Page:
Louisa (Cody's wife) and their daughters moved to North Platte in February 1878. They monitored the property, where Cody wanted to retire. Cody showed his new land and brought out family, friends, and celebrities. These guests, along with his family, spent time with the cowboys employed on the ranch. The ranch grew with the help of the Goodmans, who maintained the ranch and managed the high-grade livestock and thoroughbred horses.  By 1885, 1,200 acres were planted as corn, 100 acres of alfalfa, 50 of broomcorn, and a small oat field. The ranch was operated with 80 horses and 30 men, rising to 60 men in busy seasons.  When the trees grew, the southern portion of the ranch turned into a wooded park with deer, several young buffaloes, and a large lake. This area of land would be called “Scout’s Rest Ranch”.  Cody had the words “Scout’s Rest Ranch” painted on the roof of the large barn, so that it could be read from the Union Pacific tracks a mile away. 
This ranch was revolutionary for the time. Cody imported many blooded cattle and thoroughbred horses at a time when that was not common. The land was transformed from treeless prairie to a forested area. Despite advancements and profitable years, operating costs were high and Cody sold the ranch in 1911 for $100,000.
The original two-story house was built in 1886 for Al and Julia Goodman. Al and Julia Goodman are Cody's sister and brother-in-law who managed the ranch. This house was built by Patrick Walsh, a native of North Platte, for $3,900. In 1964 the house was purchased by the Nebraska Game and Parks Commission as part of the process for making Scout's Rest Ranch a State Historical Park, Buffalo Bill Ranch State Historical Park.  A Lincoln County Historical Society was organized to help raise money for the purchase of Buffalo Bill Cody's house. The group raised $37,500 and the Nebraska Game and Parks Commission to cover the other $75,000 required for the purchase. Another $90,000 was planned to be spent on restoring the grounds and buildings.  Since 1964, the State Historical Park has been open to the public.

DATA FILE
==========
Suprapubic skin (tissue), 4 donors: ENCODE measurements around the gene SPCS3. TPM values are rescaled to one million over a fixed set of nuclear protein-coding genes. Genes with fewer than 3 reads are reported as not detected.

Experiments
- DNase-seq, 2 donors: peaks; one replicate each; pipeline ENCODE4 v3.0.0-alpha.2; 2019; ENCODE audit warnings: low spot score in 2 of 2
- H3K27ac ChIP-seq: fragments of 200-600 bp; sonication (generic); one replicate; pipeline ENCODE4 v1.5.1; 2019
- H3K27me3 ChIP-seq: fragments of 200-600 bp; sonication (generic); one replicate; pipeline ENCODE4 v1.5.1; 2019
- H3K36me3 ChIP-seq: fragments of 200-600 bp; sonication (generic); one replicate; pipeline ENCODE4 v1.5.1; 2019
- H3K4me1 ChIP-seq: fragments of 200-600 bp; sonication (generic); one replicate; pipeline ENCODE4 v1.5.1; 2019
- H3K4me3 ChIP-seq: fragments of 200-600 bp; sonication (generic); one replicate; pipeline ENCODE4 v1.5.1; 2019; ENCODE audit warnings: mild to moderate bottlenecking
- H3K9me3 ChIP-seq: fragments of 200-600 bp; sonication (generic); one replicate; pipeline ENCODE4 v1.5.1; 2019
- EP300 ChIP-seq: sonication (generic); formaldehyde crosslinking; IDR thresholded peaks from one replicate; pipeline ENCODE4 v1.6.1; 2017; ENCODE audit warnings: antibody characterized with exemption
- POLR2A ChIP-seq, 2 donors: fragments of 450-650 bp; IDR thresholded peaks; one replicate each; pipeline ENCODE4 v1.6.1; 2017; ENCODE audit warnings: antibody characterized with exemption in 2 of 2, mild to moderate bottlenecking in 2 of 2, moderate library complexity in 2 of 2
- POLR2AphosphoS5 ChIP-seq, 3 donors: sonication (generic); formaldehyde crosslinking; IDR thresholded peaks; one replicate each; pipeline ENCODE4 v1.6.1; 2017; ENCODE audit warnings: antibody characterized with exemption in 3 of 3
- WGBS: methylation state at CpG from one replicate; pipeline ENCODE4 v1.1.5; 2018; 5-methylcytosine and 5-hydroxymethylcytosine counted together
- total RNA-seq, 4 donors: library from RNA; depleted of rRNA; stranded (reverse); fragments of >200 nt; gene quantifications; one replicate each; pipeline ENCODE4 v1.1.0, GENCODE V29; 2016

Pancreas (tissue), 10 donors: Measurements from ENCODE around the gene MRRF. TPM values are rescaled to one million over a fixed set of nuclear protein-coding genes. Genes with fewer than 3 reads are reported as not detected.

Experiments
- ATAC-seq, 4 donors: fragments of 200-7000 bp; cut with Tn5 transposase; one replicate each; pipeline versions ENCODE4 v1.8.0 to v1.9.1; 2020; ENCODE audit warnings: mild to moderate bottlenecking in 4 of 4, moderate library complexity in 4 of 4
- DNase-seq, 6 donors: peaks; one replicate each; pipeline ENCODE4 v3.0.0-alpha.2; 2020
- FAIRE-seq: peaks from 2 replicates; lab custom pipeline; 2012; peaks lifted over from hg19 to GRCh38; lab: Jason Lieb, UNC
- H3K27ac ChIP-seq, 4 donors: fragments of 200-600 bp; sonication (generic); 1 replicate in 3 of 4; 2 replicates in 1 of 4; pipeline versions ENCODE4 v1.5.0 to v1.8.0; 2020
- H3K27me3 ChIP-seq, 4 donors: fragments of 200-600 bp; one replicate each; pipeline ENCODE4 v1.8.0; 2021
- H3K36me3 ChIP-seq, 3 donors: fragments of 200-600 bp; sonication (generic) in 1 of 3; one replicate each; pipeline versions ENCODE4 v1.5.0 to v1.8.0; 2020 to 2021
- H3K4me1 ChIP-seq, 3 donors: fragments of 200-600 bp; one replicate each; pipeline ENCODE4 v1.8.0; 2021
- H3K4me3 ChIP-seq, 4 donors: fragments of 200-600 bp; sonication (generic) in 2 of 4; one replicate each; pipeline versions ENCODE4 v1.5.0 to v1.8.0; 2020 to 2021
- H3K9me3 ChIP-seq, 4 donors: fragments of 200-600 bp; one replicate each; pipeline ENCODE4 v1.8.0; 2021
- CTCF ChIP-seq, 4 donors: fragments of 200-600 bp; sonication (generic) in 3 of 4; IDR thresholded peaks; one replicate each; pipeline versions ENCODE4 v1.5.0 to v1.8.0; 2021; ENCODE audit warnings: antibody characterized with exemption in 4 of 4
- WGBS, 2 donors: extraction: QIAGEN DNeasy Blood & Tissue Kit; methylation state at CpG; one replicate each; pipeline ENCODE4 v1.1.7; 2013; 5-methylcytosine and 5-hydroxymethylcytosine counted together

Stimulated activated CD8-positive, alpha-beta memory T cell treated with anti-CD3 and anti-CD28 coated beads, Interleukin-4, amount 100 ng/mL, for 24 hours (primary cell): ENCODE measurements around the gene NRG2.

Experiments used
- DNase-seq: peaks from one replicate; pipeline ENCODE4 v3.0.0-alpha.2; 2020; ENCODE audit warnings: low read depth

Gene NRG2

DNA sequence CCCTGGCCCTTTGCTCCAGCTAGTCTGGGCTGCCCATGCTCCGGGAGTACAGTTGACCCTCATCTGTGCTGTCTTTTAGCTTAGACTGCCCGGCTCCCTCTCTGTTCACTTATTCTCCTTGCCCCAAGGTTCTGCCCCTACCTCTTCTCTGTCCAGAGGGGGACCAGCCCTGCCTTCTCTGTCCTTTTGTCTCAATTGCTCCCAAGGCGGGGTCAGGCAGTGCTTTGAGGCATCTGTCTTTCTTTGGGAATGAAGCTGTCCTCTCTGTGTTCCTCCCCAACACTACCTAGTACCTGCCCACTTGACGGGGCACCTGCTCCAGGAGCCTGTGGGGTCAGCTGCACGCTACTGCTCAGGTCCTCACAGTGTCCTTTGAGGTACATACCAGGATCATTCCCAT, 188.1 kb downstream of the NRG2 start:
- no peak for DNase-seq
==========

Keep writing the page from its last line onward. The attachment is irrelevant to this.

The Buffalo Bill Ranch State Historical Park is 25 acres and contains 4 original structures. The structures on the park include the Second Empire style mansion built in 1886 for the Goodmans, listed on the National Register of Historic Places in 1978.  Other buildings are the cob house, used for storing corncobs that were kindling for the house stoves, the ice house that was built in 1886 along with the main house, and the original barn, built in 1887, used for storing the thoroughbred livestock and has “Scout's Rest Ranch” painted on the roof.
During flooding on the Platte River in the summer of 2011, the site was closed, exhibits moved and berms were built around the buildings. The flooding came close to the compound but was not as severe as expected. 
- Barnes, Jeff (2014). The Great Plains Guide to Buffalo Bill: Forts, Fights & Other Sites. Stackpole Books. ISBN 0811712931.
- Wetmore, Helen Cody (1899). Last of the Great Scouts: The Life Story of Col. William F. Cody, "Buffalo Bill". Duluth Press Publication Company.
- Russell, Don (1960). The Lives and Legends of Buffalo Bill. University of Oklahoma Press.
- McIntosh, Charles Barron (1996). The Nebraska Sand Hills: The Human Landscape. University of Nebraska Press. ISBN 0803231849.
- Hill, William E. (2010). The Pony Express Trail: Yesterday and Today. Caxton Press. ISBN 0870044761.
- Penelope Chatfield, Curator of Historic Sites (July 1977). "Scout's Rest Ranch". National Register of Historic Places Inventory Nomination Form. National Park Service. Retrieved August 2, 2018.
- "North Platte: Buffalo Bill Country". The Omaha World Herald. May 6, 1962.
- Sievers, Kent (July 1, 2011). "Cody Ranch plans August reopening". Omaha World-Herald. NET Radio. Retrieved August 2, 2018.
- Buffalo Bill Ranch State Historical Park Nebraska Game and Parks Commission